published Sunday, May 10th, 2009

Galbraith: Looking back to my trip abroad


by Laura Galbraith

The surprise and sadness that I felt seemed to have come out of nowhere.

A few nights ago, I was at my friend Kevin’s house, hoping that he could teach me some tricks on my digital camera. The camera had been a gift from my parents when I graduated college last May. Even though I had had it for a year, I still only took pictures using the “auto” setting.

My parents gave it to me before I went on my six-week magazine internship in Sydney, Australia. Having never been overseas by myself, I was going to use the camera to document every important moment so that I could share things with my friends and family back home.

I had been meaning to show Kevin the pictures of my trip for months now, but the shameful truth was that I had kind of forgotten everything about my visit Down Under.

Don’t get me wrong, I had an amazing time, and I met some incredible people; but toward the end of my stay, I was eager to get back to the familiar faces I left in the United States.

Time got away from me when I returned, and as I got busy with a new, full-time internship and a new way of life, I forgot about all the good times I had with those six girls who became my roommates and my traveling buddies.

All seven of us were around the same age, and we came from all over the country — Michigan, Missouri, Illinois, New York, Massachusetts, Alabama, and, of course, Tennessee.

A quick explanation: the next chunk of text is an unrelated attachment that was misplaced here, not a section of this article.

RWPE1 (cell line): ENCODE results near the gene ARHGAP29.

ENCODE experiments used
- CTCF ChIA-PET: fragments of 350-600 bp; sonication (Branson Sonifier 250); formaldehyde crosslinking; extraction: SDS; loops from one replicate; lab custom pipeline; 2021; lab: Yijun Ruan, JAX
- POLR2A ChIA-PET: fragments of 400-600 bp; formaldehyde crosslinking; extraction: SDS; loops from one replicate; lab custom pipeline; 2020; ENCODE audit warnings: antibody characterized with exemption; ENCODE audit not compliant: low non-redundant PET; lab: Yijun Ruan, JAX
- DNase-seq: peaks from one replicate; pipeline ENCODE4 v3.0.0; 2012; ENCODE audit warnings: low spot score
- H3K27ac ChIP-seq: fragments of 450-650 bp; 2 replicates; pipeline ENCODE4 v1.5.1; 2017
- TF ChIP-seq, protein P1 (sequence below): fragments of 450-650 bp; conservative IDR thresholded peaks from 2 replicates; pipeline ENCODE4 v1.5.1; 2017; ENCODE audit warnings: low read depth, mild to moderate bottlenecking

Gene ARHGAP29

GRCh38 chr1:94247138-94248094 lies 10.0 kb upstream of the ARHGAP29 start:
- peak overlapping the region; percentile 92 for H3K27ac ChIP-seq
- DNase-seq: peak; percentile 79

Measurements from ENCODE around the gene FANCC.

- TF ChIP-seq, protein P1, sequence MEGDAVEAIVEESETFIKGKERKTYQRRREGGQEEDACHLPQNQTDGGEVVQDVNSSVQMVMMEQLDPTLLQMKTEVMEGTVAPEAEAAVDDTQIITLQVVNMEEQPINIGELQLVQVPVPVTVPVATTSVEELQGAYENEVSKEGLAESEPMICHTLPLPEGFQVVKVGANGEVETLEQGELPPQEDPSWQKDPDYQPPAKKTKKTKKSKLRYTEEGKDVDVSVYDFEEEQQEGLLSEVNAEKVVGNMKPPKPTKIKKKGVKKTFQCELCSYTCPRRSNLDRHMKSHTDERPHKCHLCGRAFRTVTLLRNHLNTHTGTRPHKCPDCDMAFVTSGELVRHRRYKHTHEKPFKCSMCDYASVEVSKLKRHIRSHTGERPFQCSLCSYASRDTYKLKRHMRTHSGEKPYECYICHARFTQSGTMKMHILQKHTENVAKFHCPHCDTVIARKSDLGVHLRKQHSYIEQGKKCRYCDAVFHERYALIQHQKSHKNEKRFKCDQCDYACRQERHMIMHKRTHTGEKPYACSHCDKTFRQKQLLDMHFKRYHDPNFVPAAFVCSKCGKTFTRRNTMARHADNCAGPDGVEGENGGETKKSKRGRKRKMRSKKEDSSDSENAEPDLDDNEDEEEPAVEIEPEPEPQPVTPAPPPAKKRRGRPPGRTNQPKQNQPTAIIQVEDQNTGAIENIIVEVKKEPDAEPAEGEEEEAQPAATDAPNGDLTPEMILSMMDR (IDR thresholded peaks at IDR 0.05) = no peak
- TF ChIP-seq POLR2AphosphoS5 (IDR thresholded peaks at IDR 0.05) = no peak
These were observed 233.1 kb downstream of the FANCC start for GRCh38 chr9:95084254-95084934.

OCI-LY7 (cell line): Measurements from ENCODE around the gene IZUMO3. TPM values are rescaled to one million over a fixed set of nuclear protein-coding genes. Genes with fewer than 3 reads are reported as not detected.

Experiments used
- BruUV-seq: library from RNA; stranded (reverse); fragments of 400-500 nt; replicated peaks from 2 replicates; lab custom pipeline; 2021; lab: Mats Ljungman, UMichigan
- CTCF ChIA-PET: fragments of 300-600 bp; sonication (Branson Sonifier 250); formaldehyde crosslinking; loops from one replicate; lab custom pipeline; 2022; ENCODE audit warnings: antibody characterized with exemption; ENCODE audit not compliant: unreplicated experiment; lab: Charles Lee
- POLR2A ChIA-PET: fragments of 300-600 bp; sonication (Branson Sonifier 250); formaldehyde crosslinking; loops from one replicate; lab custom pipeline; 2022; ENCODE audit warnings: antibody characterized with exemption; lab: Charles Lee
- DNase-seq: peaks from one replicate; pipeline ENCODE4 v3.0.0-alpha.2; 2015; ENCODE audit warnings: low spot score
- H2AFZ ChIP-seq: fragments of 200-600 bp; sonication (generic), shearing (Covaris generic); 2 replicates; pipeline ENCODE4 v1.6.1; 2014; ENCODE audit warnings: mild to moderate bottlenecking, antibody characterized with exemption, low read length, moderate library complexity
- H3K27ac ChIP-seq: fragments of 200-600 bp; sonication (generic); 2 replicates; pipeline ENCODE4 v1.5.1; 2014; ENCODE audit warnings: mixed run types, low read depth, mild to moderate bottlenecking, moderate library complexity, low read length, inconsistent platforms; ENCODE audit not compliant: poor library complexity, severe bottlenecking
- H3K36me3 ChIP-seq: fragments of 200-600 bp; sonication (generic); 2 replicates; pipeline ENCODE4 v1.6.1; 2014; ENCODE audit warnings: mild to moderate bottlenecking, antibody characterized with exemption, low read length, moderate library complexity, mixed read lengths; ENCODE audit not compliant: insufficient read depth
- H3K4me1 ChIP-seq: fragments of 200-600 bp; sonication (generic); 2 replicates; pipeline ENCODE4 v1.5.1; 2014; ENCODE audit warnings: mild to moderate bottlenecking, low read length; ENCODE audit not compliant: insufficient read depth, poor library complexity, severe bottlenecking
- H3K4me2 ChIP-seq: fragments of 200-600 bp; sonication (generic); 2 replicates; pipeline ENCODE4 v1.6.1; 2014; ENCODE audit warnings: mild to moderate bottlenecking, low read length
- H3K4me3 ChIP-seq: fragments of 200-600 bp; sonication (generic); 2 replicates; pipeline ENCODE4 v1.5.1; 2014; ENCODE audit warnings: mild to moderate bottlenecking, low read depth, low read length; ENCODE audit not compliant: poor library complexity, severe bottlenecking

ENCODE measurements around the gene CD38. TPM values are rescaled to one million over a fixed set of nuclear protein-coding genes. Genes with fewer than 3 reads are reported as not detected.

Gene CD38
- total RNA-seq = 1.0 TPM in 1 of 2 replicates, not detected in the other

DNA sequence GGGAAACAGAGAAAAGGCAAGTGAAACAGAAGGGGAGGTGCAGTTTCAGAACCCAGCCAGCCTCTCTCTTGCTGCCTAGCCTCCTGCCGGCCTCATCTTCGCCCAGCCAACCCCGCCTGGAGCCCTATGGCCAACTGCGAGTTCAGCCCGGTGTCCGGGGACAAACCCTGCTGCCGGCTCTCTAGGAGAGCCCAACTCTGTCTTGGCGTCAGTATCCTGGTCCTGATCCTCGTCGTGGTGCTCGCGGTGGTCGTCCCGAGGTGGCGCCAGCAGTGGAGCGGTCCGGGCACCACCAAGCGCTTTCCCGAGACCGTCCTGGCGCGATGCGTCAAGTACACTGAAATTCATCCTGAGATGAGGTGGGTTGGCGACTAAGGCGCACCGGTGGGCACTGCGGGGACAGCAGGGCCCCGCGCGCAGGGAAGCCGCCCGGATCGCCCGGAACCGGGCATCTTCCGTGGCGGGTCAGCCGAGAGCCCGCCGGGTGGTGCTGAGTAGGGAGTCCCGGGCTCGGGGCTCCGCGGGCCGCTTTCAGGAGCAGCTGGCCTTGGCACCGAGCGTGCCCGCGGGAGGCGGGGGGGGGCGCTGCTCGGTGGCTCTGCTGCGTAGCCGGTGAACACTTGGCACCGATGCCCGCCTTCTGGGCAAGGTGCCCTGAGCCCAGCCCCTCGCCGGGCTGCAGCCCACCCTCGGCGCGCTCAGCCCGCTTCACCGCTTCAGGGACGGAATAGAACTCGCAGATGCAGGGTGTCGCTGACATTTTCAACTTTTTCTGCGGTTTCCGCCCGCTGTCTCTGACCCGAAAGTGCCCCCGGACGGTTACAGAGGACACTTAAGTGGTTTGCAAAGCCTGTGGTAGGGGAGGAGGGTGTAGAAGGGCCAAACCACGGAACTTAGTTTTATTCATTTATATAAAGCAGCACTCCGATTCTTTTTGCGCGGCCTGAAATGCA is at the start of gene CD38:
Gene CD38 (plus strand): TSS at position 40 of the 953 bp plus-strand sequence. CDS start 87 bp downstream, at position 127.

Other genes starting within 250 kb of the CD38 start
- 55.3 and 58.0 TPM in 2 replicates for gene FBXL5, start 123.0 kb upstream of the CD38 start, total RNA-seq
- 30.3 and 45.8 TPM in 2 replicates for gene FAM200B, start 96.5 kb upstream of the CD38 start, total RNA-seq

Amazingly, in spite of the obvious estrogen overload, we got along well. Naturally, some of us had closer bonds than others, but overall it was a success. I shared some terrific times with each of those girls, whose personalities and backgrounds were as diverse and fascinating as the country before us.

However, months passed, and I more or less forgot about them ... that is until I showed Kevin the pictures.

So as not to bore him, I was just going to show him a few highlights, like the Sydney bridge or me petting a kangaroo (right before it bit me, but that’s another story). When I came across some of the pictures I took of the girls, however, I felt an unsettling change.

I had been joking around just minutes earlier, but suddenly a lump formed in my throat, and tears starting running down my face. I couldn’t really put it into words at the time why I was reacting in such a way.

Poor Kevin. A guy has to freak out just a little bit when a girl randomly cries like that, but I think in some ways he understood.

I missed them, and I missed my work and my colleagues in Australia. Even with the almighty powers of Facebook, we’ve lost touch over the months. We all have new lives and priorities now, and our chance meeting nearly a year ago will probably be the last time I see any of them in my life.

One of the greatest things about your 20s is that you’re constantly meeting new people. And perhaps more so than any age, your 20s give you a chance to explore and do something new, like travel by yourself or take on some challenge you never could’ve done in your teens.

However, the downside of all that excitement is that you often lose touch with people too. Maintaining long-distance relationships is difficult, and with groups of people, at least one gets lost in the mix.

Random crying spells aside, however, I wouldn’t trade those moments or those people for anything. Even though they are no longer in my life, they’ll be in my thoughts and visually implanted in my camera forever.

E-mail Laura Galbraith at lgalbraith@timesfreepress.com.

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